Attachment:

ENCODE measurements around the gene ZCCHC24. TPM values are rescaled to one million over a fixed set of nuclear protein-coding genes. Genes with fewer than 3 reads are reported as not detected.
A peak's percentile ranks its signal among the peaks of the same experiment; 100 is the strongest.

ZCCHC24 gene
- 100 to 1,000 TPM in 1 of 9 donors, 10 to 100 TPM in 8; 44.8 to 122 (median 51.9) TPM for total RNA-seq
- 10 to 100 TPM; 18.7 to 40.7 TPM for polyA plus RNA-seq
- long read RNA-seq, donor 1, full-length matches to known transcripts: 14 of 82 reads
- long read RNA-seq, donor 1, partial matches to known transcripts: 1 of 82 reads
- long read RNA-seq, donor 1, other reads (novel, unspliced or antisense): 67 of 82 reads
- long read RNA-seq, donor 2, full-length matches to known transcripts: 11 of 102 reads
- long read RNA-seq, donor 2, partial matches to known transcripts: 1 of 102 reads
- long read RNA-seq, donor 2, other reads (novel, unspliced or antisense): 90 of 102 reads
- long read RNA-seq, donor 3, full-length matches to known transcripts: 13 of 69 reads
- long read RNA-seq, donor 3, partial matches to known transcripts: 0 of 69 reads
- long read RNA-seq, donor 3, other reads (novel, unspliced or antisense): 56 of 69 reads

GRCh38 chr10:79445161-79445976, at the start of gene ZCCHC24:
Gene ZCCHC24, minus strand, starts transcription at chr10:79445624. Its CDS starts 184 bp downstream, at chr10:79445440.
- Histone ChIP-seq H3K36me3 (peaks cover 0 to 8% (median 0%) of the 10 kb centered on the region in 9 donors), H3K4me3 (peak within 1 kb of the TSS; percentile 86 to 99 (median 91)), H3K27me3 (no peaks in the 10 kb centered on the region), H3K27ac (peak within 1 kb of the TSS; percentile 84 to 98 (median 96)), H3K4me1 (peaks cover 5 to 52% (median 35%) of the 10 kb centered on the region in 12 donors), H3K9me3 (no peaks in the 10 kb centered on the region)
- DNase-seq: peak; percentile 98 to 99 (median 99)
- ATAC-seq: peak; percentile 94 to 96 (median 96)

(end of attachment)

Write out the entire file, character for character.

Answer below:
ENCODE measurements around the gene ZCCHC24. TPM values are rescaled to one million over a fixed set of nuclear protein-coding genes. Genes with fewer than 3 reads are reported as not detected.
A peak's percentile ranks its signal among the peaks of the same experiment; 100 is the strongest.

ZCCHC24 gene
- 100 to 1,000 TPM in 1 of 9 donors, 10 to 100 TPM in 8; 44.8 to 122 (median 51.9) TPM for total RNA-seq
- 10 to 100 TPM; 18.7 to 40.7 TPM for polyA plus RNA-seq
- long read RNA-seq, donor 1, full-length matches to known transcripts: 14 of 82 reads
- long read RNA-seq, donor 1, partial matches to known transcripts: 1 of 82 reads
- long read RNA-seq, donor 1, other reads (novel, unspliced or antisense): 67 of 82 reads
- long read RNA-seq, donor 2, full-length matches to known transcripts: 11 of 102 reads
- long read RNA-seq, donor 2, partial matches to known transcripts: 1 of 102 reads
- long read RNA-seq, donor 2, other reads (novel, unspliced or antisense): 90 of 102 reads
- long read RNA-seq, donor 3, full-length matches to known transcripts: 13 of 69 reads
- long read RNA-seq, donor 3, partial matches to known transcripts: 0 of 69 reads
- long read RNA-seq, donor 3, other reads (novel, unspliced or antisense): 56 of 69 reads

GRCh38 chr10:79445161-79445976, at the start of gene ZCCHC24:
Gene ZCCHC24, minus strand, starts transcription at chr10:79445624. Its CDS starts 184 bp downstream, at chr10:79445440.
- Histone ChIP-seq H3K36me3 (peaks cover 0 to 8% (median 0%) of the 10 kb centered on the region in 9 donors), H3K4me3 (peak within 1 kb of the TSS; percentile 86 to 99 (median 91)), H3K27me3 (no peaks in the 10 kb centered on the region), H3K27ac (peak within 1 kb of the TSS; percentile 84 to 98 (median 96)), H3K4me1 (peaks cover 5 to 52% (median 35%) of the 10 kb centered on the region in 12 donors), H3K9me3 (no peaks in the 10 kb centered on the region)
- DNase-seq: peak; percentile 98 to 99 (median 99)
- ATAC-seq: peak; percentile 94 to 96 (median 96)